Many people with traumatic histories have co-occurring addictions, which present a complex tangle of challenges for treatment providers. Until very recently, the prevailing wisdom among addiction professionals held that addicts needed to experience a period of abstinence before addressing the underlying trauma. The dilemma has been that abstinence was frequently unachievable or that even when addicts could remain abstinent, the symptoms of untreated post-traumatic stress would often surface, causing suicidal thoughts and attempts; self-injury; immobilizing depression; and often correlated loss of support networks, livelihood and loved ones.
Or, as one addiction went into remission, another would become more acute, as with the young female crack addict who stops using, begins to gain weight and sees symptoms of anorexia emerging, or with the alcoholic male who gets sober, leaves his long-term relationship and begins to act out sexually with multiple partners.
Conversely, in the mental health field, the belief has historically existed that addictive behaviors were “medicators” for the traumatic symptoms, and that if the trauma were treated, the maladaptive attempts to self-soothe would be alleviated. This approach did not recognize the primary nature of addictive disorders.
This linear, either/or conceptualization has limited our ability to recognize the need for a radical paradigm shift until recently, when brain research has begun to tell us why our traumatized clients can’t remain clean and sober, or abstain from sexually compulsive behaviors, or adhere to a meal plan and maintain weight gain. We have begun to ask the right questions: How can we accurately assess and match treatment needs for clients experiencing a wide range of shifting clinical symptoms? What is the hierarchy for the client’s needs? And, most saliently, what is the synergistic interplay of trauma and addiction?
The dilemma of treating co-occurring addiction and trauma has been confounding. Advances in neurobiology have given helping professionals the data to evidence what we’ve known anecdotally: People who suffer from addiction and trauma have neurological, interpersonal, cognitive and affective deficits that are compounded by the synergy that occurs with dual disorders.
Trauma and addiction both generate belief structures associated with being an outcast, not belonging, being inherently damaged. The world is experienced as a dangerous place, trust is too risky, and on a deep intrapsychic level a chronic chasm is formed between self and others. Defenses are constructed to protect the split, and survival depends on hiding the true self and its needs, causing impenetrable isolation and loneliness. It is into this living tomb that we are invited when we begin working with the synergy of addiction and trauma.
In addition, the categories currently in use (post-traumatic stress, which is a natural and predictable response to a traumatic event, and post-traumatic stress disorder, which is the cluster of symptoms that occur when trauma has not been adequately resolved) have been expanded to include complex PTSD through the work of Christine Courtois and her identification of the far more challenging client who presents with multiple traumatic exposures and a resulting labyrinthine clinical presentation. These clients are often acute and chronic, presenting for repeated treatment episodes over the course of their lives. The comorbid disorders and the paucity of internal and external resources for these clients contribute to the preponderance of treatment challenges.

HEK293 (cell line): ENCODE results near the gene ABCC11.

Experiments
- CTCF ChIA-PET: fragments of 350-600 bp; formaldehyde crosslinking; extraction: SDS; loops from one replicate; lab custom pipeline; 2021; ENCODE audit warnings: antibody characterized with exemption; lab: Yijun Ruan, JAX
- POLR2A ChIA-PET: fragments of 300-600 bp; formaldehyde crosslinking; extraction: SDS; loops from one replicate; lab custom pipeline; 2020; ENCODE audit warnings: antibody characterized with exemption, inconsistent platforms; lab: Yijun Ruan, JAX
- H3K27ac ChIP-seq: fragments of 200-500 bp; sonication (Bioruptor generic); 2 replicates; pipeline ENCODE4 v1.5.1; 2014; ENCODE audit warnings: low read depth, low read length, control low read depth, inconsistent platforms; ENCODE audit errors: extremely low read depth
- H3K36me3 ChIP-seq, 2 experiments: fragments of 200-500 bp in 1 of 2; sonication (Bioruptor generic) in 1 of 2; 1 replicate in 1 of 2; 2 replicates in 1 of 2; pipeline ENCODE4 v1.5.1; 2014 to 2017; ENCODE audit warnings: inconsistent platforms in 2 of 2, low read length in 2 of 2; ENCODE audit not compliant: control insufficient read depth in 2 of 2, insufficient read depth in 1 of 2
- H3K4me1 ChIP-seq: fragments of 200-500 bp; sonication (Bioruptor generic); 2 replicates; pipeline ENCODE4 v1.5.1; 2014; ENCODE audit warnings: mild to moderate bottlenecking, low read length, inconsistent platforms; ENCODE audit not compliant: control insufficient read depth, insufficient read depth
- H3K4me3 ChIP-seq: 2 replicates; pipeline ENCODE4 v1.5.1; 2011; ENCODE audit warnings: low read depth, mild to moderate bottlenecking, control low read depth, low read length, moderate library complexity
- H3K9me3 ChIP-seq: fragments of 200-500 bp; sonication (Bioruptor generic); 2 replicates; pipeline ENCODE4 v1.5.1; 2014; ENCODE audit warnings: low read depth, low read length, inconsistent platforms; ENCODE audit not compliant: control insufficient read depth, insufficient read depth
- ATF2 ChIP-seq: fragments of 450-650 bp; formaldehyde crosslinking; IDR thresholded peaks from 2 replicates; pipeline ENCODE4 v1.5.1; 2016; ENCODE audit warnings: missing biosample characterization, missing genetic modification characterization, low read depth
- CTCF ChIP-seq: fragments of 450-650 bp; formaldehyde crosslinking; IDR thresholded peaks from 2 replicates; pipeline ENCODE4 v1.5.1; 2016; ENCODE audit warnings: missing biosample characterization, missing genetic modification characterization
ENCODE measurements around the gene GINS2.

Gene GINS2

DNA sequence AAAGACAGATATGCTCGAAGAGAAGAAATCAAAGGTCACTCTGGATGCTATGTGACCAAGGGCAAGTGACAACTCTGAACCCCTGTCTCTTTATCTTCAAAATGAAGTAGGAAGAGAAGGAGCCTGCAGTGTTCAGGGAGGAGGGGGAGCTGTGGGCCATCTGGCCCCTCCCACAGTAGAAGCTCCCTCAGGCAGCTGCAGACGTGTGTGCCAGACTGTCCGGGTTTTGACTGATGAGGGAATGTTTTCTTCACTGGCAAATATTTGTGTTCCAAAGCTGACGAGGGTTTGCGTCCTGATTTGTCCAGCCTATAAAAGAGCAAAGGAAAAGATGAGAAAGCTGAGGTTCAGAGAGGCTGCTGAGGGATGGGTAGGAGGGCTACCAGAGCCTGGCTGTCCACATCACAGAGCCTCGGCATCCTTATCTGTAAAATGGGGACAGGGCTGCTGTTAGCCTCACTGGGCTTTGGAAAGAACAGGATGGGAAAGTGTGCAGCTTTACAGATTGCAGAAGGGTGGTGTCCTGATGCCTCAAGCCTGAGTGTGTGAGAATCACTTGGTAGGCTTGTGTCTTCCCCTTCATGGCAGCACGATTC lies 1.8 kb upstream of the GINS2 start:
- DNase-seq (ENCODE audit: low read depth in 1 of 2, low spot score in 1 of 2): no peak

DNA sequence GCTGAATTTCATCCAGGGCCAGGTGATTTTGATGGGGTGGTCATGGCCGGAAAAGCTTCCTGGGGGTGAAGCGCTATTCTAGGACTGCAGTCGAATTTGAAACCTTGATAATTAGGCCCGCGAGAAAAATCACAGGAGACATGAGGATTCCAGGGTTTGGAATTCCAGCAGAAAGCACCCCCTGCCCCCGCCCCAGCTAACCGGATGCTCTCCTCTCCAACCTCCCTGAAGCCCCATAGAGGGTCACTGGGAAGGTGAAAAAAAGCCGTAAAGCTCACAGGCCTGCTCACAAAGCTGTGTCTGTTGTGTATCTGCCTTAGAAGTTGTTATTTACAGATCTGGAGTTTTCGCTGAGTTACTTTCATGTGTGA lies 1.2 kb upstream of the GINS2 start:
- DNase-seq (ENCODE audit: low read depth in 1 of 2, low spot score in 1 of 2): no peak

Clients with addictive disorders and trauma often present with a constellation of diagnoses that have become treatment-resistant over time. In addition to drug and alcohol addiction, sex addiction, eating disorders and self-injury (one, several or all of which may be present in varying levels of intensity at different times), there is frequently the presence of a co-occurring mood disorder, anxiety disorder, and often features of or possibly a fully developed personality disorder.
Trauma creates an abiding belief that “I do not belong” and “My needs can’t be met.” The cycle of mistrust, self-protection organized around rejection of others, and the profound internalized rejection of the self forge an almost impenetrable defensive structure that in turn embeds the cycle ever more deeply.
Illustrative case study
I first met Ramona at a treatment center she’d been referred to that specialized in residential extended care for trauma and co-occurring disorders. She came to us from a primary facility, where she had completed treatment for addiction, an eating disorder and complex PTSD.
We met for our first session in my small and narrow office, which I had been using temporarily. My chair was placed between Ramona and the door. I remember spending our first hour together feeling as though I was in an enclosed place with a trapped, wild animal. Ramona kept her eyes on the floor and glanced furtively at the door once or twice. She answered questions with three-word sentences and flew out of the office when the session ended.
It was early 1999, and I knew nothing about the biology of trauma, fight, flight, the freeze response or tonic immobility, but I remember talking in a consistently low and even voice, making slow and measured movements only when absolutely necessary and wondering afterwards who I had actually been trying to reassure, Ramona or myself.